User:AboutFace 22/sandbox

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3.1. Spherical Harmonics

In order to be able to represent a function on a sphere in a rotation invariant manner, we utilize the mathematical notion of spherical harmonics to describe the way that rotations act on a spherical function. The theory of spherical harmonics says that any spherical function (?,f) can be decomposed as the sum of its harmonics:






where degree and order and






Normalization factor is defined below and












Fourier transform component:






Legendre transform:






and discrete form of Gauss-Legendre transform:


















we can rewrite the expression (8) as







Forward Transform:






Inverse Transform:







An integral over [a, b] must be changed into an integral over [-1, 1] before applying the Gaussian quadrature rule. This change of interval can be done in the following way:






Applying the Gaussian quadrature rule then results in the following approximation:







The key property of this decomposition is that if we restrict to some frequency , and define the subspace of functions:







  • is a Representation For the Rotation Group: For any function and any rotation R, we have R()

This can also be expressed in the following manner: if is the projection onto the subspace then commutes with rotations:






  • is Irreducible cannot be further decomposed as a direct sum = ? where and are also (nontrivial) representation of rotation group.

The first property presents a way for decomposing spherical functions into rotation in variant components, while the second property guarantees that, in a linear sense, this decomposition is optimal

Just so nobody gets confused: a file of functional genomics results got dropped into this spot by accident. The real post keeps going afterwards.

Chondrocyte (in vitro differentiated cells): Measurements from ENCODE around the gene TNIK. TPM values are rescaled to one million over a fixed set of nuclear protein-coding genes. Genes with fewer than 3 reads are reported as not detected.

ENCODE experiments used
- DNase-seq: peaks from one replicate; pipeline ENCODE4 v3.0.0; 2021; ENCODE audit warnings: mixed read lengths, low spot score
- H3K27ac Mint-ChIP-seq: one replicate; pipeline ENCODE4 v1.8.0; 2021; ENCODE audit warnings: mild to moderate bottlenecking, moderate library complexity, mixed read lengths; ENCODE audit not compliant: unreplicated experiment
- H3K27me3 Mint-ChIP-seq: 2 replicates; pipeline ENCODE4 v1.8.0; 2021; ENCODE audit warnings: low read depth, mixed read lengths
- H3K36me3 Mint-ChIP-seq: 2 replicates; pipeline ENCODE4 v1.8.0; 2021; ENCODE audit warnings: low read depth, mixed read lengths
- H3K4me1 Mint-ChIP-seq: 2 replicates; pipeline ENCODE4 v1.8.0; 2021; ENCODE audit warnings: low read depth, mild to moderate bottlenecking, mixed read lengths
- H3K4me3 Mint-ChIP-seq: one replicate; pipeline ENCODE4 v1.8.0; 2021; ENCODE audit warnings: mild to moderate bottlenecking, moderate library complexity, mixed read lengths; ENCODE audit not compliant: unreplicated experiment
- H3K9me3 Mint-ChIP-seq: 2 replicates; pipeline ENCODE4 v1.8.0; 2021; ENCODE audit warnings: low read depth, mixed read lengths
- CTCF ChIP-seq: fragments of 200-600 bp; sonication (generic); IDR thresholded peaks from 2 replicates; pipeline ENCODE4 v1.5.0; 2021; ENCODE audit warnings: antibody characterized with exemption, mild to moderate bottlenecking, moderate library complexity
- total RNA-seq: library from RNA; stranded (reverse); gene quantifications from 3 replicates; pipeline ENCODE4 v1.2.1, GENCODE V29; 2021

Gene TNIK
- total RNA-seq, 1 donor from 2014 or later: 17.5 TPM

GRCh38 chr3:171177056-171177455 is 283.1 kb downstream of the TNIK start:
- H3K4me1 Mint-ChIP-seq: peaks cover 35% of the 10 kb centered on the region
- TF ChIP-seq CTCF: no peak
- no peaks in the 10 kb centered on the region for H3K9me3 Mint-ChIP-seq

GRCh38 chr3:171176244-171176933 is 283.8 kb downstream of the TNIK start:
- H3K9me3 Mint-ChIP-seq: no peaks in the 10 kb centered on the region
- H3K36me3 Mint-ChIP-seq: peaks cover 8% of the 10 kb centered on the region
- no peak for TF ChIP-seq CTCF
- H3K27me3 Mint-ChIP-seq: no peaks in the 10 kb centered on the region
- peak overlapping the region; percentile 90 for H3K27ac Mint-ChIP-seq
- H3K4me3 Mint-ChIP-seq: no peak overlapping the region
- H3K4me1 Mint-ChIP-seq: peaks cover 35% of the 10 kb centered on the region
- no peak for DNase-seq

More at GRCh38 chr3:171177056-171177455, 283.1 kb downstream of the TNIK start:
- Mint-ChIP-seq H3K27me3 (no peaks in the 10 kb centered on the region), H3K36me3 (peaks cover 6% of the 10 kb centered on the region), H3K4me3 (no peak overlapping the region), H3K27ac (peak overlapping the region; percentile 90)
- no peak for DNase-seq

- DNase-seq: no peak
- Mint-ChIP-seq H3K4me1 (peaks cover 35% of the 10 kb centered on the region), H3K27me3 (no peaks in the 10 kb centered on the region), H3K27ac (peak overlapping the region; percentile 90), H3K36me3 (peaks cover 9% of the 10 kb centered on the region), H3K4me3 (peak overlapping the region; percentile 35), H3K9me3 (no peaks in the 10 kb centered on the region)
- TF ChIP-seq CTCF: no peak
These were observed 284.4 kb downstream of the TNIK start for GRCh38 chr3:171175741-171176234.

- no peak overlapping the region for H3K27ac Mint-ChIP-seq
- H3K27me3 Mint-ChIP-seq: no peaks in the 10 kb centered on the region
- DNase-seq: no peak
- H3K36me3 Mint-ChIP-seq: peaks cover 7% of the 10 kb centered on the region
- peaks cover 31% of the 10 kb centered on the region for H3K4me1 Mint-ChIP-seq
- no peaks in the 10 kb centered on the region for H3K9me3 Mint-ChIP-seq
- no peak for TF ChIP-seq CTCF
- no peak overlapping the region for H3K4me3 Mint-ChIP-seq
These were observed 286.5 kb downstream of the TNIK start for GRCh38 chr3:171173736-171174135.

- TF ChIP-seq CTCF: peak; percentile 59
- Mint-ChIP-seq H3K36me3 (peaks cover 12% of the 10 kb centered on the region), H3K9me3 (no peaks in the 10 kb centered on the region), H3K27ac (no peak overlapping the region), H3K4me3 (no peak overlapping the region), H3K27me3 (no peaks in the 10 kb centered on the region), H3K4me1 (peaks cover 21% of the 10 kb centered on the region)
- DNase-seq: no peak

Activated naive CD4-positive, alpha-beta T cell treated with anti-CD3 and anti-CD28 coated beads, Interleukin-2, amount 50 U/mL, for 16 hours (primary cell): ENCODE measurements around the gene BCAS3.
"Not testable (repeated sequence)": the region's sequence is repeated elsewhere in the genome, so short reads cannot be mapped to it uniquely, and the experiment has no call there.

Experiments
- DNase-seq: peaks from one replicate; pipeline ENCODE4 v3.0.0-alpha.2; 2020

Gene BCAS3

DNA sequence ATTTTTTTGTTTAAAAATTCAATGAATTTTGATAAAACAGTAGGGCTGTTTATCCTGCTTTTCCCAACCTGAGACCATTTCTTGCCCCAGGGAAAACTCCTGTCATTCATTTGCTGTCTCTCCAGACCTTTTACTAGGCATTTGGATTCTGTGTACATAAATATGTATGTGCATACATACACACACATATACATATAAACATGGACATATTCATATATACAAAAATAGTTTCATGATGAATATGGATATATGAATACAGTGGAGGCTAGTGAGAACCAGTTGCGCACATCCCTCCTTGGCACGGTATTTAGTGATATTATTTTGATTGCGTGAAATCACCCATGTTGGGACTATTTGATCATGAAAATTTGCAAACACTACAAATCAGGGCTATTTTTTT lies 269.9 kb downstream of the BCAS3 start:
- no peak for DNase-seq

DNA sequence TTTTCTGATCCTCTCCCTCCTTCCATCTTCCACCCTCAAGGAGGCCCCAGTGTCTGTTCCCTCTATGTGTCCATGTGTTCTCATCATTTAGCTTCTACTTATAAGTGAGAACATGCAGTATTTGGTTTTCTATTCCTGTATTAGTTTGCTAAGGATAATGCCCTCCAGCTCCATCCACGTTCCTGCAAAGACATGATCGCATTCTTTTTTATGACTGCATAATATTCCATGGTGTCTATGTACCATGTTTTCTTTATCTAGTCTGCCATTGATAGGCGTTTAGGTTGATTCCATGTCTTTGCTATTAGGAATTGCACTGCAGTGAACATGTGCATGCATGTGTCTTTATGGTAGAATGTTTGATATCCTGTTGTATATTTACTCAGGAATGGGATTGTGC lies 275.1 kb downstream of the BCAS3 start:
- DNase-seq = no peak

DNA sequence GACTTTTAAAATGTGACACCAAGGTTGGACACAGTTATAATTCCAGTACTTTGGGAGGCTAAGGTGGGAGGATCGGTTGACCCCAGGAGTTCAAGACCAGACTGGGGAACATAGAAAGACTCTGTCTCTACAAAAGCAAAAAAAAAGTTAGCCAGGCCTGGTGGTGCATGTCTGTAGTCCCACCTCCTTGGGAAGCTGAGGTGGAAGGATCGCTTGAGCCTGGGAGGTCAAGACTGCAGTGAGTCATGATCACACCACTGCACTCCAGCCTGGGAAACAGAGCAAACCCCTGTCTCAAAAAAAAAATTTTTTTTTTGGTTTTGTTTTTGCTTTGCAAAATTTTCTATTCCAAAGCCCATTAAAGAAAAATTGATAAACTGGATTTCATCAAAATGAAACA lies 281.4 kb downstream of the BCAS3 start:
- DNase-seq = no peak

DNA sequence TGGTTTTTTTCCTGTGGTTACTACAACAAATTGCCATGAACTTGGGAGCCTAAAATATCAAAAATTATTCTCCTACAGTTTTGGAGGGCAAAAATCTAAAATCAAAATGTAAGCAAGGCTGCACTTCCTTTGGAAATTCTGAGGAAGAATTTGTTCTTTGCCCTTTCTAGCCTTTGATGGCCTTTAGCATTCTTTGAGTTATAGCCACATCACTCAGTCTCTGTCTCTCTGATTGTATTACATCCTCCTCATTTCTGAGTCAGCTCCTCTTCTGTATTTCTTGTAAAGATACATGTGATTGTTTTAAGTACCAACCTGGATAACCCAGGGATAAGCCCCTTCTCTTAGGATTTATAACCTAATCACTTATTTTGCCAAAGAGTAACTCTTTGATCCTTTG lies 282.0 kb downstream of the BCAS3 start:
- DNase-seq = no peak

3. Spherical Rotation Invariance

In this paper, we present a tool for transforming rotation dependent spherical and voxel shape descriptors into rotation invariant ones. The key idea of our approach is to describe a spherical function in terms of the amount of energy it contains at different frequencies. Since these values do not change when the function is rotated, the resulting descriptor is rotation invariant. This approach can be viewed as a generalization of the Fourier Descriptor method 11 to the case of spherical functions.

3.2 Rotation Invariant Descriptors

Using the properties of spherical harmonics and the observation that rotation of the spherical harmonics does not change its -norm we represents the energies of the spherical function f(?,f) as:






where are frequency components of :






This representation has the property that it is independent of the orientation of the spherical function. To see this we let R be any rotation and we have:







The following is from the Wikipedia article on Spherical Harmonics (with my comments as well):

While computing invariants it may be necessary take into account the contribution of expansion coefficients with negative m index). This contribution is not linear and cannot simply be discounted. On the other hand you may consider dropping some subset of indices m across the whole range of , for instance you can drop even or odd m's or to drop two or three in a row and then use the next one. The only rule must apply: it has to be uniform for negative and positive m's.